Published on April 26th, 2012 | by Danny Concepcion, Contributor
Madden 13 Hands-on and New York Event Recap
Developer: EA Tiburon
Publisher: EA Sports
Platform: Xbox 360, PlayStation 3, Wii, PC
Release Date: August 28th, 2012
On Wednesday, April 25th, EA Sports, along with ESPN’s SportsNation, commandeered Times Square to promote Madden NFL 13 and unveil this year’s cover athlete: Detroit Lions’ wide receiver Calvin “Megatron” Johnson Jr.
As determined by fan polls, Johnson narrowly beat Carolina Panthers’ quarterback and 2011 AP offensive rookie of the year Cam Newton with 52% of the votes. Prior to the reveal, EA let us have some hands-on time with an alpha build of Madden NFL 13.
From the game’s new mechanics to its presentations, it’s apparent that EA Tiburon is shooting for realism. The most noticeable change is in the game’s presentations. Everything in regards of looks make it seem much more like what you’d expect to see when watching NFL games on TV.
CBS’ Phil Simms and Jim Nantz lend their commentary to this year’s entry, and are even featured in the pre-game shows. Uniform details, such as padding and jersey collars, are also much more visible and detailed. Fast movements are accompanied with a slight motion blur effect, and I didn’t witness any players “pinball” when bumping into others on the line of scrimmage.
The gameplay is far from a complete overhaul, but EA Tiburon have definitely fixed several of the issues that plagued Madden NFL 12.
To start, the game no longer feels like an exercise in determinism. If you’re getting blitzed, you can now cancel out of a play action fake by pulling the right trigger after the snap, or can tap the left thumbstick so the QB doesn’t automatically drop back 5 yards. The AI players don’t have that “eyes on the back of their heads” feel anymore either. So you won’t see cornerbacks or safeties magically make interceptions without even looking.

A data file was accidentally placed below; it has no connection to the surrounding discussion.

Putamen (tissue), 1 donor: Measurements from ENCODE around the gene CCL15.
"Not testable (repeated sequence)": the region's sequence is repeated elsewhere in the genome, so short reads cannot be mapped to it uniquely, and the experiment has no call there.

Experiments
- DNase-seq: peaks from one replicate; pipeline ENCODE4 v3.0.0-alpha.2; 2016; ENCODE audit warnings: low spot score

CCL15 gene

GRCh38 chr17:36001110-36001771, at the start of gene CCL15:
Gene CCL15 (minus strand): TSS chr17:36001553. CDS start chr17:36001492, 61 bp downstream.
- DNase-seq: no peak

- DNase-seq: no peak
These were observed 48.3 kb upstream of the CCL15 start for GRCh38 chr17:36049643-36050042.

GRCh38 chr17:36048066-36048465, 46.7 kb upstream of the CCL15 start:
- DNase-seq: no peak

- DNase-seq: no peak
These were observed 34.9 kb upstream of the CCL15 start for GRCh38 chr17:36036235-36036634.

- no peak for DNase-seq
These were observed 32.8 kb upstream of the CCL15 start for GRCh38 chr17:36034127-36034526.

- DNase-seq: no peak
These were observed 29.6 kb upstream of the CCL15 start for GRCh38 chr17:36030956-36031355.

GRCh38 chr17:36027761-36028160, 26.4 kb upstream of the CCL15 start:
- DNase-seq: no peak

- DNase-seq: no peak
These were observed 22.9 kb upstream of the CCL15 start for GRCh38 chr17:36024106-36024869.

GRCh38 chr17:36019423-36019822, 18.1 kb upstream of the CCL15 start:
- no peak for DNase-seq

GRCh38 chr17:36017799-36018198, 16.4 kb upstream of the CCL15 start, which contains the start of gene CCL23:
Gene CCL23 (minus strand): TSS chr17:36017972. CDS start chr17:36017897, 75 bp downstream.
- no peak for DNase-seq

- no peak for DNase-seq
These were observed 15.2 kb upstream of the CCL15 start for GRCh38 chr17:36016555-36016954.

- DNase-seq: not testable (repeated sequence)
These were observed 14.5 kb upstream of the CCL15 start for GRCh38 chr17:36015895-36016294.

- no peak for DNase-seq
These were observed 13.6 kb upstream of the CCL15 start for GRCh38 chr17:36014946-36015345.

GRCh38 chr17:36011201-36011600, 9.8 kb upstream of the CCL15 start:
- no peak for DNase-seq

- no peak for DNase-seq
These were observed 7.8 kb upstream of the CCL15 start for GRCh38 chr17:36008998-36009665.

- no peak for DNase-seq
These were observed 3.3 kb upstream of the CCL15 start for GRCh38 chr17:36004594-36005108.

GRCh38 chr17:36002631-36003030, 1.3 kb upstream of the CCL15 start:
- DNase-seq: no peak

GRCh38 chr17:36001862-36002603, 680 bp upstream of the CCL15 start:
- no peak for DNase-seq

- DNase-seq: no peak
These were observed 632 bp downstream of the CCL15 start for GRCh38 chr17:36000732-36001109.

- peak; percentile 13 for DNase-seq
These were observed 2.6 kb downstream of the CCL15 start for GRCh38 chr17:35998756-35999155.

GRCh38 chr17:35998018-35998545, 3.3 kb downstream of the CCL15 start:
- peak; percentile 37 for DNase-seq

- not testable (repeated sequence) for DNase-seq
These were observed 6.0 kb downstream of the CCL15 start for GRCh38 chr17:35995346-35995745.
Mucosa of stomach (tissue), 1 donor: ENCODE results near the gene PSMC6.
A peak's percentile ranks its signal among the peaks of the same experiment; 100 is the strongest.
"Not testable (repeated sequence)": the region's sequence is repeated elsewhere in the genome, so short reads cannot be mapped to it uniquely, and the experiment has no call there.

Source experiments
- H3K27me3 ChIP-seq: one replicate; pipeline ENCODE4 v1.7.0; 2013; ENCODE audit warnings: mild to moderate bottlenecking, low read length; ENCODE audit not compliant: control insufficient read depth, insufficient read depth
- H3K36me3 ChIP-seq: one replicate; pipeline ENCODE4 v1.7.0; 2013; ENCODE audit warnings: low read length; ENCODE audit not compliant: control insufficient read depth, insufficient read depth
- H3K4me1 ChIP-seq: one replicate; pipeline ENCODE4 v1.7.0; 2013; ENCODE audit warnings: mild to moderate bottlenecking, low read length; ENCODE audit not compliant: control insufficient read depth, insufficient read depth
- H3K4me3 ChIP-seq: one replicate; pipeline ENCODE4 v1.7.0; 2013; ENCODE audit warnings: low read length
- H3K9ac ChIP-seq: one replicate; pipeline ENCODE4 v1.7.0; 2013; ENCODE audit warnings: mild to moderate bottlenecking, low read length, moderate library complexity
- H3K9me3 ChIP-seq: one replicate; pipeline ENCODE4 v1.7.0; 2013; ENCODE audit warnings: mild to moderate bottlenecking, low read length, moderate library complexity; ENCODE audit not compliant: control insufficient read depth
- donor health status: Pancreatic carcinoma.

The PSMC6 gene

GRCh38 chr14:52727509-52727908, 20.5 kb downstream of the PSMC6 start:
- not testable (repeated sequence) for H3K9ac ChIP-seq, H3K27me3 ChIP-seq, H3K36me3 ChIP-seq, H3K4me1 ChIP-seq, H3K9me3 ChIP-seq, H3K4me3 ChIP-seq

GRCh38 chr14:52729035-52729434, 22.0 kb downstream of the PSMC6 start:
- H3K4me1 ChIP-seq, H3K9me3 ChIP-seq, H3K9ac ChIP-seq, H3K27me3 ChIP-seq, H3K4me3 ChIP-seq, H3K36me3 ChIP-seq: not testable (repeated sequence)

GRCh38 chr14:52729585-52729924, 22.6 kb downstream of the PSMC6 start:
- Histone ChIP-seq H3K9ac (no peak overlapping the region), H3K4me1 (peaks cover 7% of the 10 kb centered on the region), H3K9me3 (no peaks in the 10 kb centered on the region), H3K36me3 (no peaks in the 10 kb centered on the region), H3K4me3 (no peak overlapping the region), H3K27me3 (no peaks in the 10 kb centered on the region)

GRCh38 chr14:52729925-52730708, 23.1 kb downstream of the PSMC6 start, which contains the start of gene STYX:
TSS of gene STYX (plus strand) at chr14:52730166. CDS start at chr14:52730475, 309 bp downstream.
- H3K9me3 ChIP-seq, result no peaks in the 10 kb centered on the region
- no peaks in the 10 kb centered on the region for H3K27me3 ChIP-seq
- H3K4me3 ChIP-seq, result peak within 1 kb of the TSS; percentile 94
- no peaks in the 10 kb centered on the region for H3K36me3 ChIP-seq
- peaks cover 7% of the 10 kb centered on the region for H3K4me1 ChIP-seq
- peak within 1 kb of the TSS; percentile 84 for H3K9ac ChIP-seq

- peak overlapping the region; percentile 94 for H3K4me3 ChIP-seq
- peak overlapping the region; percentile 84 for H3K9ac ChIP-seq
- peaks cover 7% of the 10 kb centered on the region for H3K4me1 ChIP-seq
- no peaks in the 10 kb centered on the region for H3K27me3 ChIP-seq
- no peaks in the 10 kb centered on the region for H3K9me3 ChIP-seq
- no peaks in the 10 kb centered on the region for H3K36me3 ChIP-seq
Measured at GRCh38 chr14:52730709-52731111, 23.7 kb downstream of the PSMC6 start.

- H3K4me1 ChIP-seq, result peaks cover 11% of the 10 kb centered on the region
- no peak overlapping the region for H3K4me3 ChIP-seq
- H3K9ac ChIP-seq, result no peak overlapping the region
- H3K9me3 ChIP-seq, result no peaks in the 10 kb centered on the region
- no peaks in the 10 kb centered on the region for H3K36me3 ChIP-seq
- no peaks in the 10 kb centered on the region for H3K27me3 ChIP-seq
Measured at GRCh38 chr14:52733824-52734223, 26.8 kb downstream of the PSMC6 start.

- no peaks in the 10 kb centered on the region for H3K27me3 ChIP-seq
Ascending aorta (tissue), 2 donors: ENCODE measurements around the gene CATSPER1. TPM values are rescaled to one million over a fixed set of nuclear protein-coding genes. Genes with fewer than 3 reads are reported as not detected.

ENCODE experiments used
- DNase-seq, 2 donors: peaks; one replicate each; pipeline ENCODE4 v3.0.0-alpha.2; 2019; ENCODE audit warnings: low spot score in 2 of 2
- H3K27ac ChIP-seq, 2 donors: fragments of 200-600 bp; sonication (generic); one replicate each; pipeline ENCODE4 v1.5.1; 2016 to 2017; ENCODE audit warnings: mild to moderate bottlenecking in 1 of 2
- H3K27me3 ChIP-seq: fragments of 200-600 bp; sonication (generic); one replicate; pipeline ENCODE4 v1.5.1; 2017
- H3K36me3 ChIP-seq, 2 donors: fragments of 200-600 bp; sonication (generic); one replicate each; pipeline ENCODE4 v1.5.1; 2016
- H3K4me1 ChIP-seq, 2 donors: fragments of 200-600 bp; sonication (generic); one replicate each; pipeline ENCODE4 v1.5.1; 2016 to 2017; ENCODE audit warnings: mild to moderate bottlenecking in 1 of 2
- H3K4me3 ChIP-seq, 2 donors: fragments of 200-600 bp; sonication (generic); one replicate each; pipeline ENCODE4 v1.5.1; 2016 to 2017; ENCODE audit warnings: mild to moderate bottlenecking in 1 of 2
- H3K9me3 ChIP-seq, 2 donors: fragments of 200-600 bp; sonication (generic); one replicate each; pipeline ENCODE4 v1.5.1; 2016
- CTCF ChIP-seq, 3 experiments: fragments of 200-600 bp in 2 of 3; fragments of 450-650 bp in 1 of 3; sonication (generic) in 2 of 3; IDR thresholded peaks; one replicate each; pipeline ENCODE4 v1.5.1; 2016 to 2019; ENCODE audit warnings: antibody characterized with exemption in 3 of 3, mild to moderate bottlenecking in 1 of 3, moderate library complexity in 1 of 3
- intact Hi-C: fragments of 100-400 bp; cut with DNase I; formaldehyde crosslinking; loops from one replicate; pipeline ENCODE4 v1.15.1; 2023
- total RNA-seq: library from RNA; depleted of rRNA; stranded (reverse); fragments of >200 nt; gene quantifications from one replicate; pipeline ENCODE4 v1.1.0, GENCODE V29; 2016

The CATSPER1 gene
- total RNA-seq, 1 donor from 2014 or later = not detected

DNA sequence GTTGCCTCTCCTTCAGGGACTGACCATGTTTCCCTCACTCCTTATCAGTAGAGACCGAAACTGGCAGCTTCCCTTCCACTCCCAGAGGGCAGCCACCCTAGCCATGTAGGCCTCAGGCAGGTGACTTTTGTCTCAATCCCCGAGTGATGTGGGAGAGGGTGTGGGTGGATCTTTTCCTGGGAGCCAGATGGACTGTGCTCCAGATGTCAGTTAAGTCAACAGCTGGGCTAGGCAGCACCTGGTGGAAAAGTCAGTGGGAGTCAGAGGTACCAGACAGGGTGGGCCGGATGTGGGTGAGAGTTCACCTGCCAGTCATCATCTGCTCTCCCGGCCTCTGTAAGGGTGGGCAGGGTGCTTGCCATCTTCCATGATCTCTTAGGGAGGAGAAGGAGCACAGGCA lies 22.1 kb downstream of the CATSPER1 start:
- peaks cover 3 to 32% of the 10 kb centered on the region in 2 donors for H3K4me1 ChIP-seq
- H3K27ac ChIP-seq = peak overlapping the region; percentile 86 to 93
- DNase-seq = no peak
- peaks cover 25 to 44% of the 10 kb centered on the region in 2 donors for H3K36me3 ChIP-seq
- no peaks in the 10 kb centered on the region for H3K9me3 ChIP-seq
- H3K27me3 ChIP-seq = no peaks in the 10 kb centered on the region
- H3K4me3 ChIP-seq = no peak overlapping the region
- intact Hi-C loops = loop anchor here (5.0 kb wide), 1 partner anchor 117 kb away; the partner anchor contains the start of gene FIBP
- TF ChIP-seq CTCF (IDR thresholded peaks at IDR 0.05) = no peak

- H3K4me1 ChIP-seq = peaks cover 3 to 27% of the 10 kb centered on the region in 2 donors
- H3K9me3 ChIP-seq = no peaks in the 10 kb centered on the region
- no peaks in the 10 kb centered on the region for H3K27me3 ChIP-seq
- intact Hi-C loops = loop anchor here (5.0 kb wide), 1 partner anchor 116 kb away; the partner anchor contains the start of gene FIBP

The passing system is deeper this time around too. Players have more control over where they throw the football with the left thumbstick. For example, holding the stick in the same direction the receiver is running will result in the pass leading him. As mentioned before, AI players won’t catch passes they don’t see, so Madden now features “ghost” buttons similar to that of older NCAA Football games, wherein the button to pass to a receiver will be faded when he isn’t looking towards the quarterback, indicating that he won’t catch the ball.
It makes sense since it would require too much attention to track every player’s awareness, but hardcore Madden players might find issue with the lack of judgment required to make passes. To be frank, the ghost buttons make passing feel almost too easy. It was only an alpha build, so this will probably see a few tweaks before August.
Another passing improvement is with pass trajectories. Madden NFL 12 had two pass trajectories: the lob and the zip, with almost no middle ground. This year’s installment has many more trajectory animations, so linebackers won’t swat your passes down from 20 yards away like in previous entries. Overall, the passing, animation, and A.I. tweaks are welcome additions to the franchise.
Until we get to see the rest of the features that make up Madden such as the coaching options and any additional gametypes, it’s difficult to gauge whether this will be significant step forward for the franchise, or just another annual entry with slight advances. But with all of the improvements it makes over its predecessor, combined with new visual presentations, Madden NFL 13 looks like a better effort to appease both hardcore and casual players.